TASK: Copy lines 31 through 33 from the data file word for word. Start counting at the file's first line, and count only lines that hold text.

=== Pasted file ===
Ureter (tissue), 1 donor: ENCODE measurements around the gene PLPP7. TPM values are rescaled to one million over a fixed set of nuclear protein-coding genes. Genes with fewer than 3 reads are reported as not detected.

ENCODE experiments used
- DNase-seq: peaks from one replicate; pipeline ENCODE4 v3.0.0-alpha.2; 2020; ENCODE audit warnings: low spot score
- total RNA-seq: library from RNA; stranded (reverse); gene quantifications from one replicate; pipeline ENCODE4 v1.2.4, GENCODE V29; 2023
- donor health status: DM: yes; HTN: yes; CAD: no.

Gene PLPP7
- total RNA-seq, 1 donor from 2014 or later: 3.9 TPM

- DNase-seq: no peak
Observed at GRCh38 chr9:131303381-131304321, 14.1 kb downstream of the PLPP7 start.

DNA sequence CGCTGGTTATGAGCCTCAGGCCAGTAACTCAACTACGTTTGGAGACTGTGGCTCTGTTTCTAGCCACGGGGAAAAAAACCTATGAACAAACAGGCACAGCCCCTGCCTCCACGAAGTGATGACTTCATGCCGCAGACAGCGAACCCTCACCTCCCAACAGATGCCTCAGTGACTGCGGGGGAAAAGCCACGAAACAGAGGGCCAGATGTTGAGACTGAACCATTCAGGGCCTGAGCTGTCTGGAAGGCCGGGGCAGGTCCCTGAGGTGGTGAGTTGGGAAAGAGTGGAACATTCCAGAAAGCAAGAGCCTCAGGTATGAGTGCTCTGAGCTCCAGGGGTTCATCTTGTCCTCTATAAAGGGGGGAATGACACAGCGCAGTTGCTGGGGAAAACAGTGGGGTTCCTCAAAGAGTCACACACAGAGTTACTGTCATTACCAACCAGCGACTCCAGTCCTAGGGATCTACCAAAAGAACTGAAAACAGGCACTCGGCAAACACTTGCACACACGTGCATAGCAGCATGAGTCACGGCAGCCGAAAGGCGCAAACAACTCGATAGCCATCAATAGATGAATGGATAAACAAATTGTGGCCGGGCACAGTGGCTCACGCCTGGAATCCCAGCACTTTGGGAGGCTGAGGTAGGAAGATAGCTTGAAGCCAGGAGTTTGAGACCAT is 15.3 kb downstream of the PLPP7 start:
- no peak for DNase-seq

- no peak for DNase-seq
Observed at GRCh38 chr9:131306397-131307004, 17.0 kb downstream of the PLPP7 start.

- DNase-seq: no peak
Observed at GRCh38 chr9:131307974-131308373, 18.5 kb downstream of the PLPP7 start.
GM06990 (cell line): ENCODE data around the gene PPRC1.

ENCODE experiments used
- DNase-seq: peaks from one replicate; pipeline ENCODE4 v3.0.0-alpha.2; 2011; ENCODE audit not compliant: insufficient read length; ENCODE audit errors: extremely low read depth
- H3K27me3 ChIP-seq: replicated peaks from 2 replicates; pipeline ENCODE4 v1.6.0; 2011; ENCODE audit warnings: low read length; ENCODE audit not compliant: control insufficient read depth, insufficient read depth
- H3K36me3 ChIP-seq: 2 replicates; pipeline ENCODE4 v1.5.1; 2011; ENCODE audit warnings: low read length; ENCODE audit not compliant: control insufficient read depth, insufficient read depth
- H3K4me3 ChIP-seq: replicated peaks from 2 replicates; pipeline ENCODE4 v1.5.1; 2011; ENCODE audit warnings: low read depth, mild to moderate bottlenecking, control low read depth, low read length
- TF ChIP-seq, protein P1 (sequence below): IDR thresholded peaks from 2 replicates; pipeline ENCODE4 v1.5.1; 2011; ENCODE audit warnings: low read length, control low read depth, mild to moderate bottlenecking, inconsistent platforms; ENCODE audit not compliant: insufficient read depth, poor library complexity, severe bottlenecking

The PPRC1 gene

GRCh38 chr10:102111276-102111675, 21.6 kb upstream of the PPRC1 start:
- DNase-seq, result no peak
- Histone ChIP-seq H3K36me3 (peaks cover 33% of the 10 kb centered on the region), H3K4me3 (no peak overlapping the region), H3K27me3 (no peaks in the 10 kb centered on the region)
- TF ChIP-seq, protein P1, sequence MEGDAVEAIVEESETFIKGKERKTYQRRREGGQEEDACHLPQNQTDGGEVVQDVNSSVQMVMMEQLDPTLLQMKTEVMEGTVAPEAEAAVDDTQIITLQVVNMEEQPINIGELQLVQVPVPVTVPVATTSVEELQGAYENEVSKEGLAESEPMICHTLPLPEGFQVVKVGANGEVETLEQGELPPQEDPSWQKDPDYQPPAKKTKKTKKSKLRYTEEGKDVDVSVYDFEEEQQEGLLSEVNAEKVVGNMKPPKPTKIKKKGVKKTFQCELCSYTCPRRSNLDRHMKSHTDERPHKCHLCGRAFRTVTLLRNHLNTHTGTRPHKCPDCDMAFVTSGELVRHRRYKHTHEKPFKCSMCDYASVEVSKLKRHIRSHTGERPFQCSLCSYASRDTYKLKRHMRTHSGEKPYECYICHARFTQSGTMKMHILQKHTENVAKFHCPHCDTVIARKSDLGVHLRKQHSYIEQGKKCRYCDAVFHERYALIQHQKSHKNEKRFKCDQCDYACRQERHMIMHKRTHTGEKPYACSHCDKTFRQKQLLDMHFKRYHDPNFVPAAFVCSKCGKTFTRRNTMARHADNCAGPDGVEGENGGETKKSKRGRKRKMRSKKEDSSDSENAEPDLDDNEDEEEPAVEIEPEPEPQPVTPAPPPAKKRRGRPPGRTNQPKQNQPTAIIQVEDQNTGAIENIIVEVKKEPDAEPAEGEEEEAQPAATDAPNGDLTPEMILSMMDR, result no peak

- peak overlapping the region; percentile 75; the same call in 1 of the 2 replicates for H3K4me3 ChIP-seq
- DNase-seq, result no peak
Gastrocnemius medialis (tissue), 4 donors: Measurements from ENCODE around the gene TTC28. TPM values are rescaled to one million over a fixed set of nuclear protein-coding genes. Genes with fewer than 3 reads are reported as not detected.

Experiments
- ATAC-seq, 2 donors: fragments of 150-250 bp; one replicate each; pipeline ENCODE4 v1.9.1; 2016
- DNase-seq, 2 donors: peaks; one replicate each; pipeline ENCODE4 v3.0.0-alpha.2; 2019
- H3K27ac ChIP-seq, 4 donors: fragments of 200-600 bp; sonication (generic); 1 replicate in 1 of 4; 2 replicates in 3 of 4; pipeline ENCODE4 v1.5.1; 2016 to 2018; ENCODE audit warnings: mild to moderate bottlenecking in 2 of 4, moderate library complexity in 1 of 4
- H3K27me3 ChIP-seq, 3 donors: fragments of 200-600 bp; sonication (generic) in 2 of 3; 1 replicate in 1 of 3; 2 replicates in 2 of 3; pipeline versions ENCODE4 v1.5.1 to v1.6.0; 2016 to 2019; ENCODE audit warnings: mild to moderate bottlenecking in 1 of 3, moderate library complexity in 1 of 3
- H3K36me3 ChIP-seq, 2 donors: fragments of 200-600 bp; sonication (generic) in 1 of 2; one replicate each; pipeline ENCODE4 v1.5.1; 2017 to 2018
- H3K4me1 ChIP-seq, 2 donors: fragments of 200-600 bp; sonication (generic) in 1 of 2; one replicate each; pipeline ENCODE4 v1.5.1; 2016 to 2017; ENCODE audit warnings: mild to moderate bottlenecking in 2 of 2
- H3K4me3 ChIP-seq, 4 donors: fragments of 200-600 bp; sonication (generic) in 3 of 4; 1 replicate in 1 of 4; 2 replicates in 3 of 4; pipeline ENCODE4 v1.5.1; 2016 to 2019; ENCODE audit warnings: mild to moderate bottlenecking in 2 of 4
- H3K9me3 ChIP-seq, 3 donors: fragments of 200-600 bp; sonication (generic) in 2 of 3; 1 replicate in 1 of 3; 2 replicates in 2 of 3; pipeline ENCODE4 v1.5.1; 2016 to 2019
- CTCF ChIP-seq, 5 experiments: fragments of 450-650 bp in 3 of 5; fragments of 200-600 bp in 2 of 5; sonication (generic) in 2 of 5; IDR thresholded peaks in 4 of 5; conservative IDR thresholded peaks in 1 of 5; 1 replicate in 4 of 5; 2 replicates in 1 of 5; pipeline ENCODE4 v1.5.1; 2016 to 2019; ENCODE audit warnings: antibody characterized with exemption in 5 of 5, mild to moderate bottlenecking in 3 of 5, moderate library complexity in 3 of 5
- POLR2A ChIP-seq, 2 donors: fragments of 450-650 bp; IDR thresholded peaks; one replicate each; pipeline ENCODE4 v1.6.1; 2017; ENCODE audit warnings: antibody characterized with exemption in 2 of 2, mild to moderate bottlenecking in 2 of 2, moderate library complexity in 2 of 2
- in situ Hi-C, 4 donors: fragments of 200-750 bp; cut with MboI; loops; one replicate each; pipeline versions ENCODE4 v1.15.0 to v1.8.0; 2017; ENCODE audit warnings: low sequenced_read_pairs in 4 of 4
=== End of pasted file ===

Experiments
- ATAC-seq, 2 donors: fragments of 150-250 bp; one replicate each; pipeline ENCODE4 v1.9.1; 2016
- DNase-seq, 2 donors: peaks; one replicate each; pipeline ENCODE4 v3.0.0-alpha.2; 2019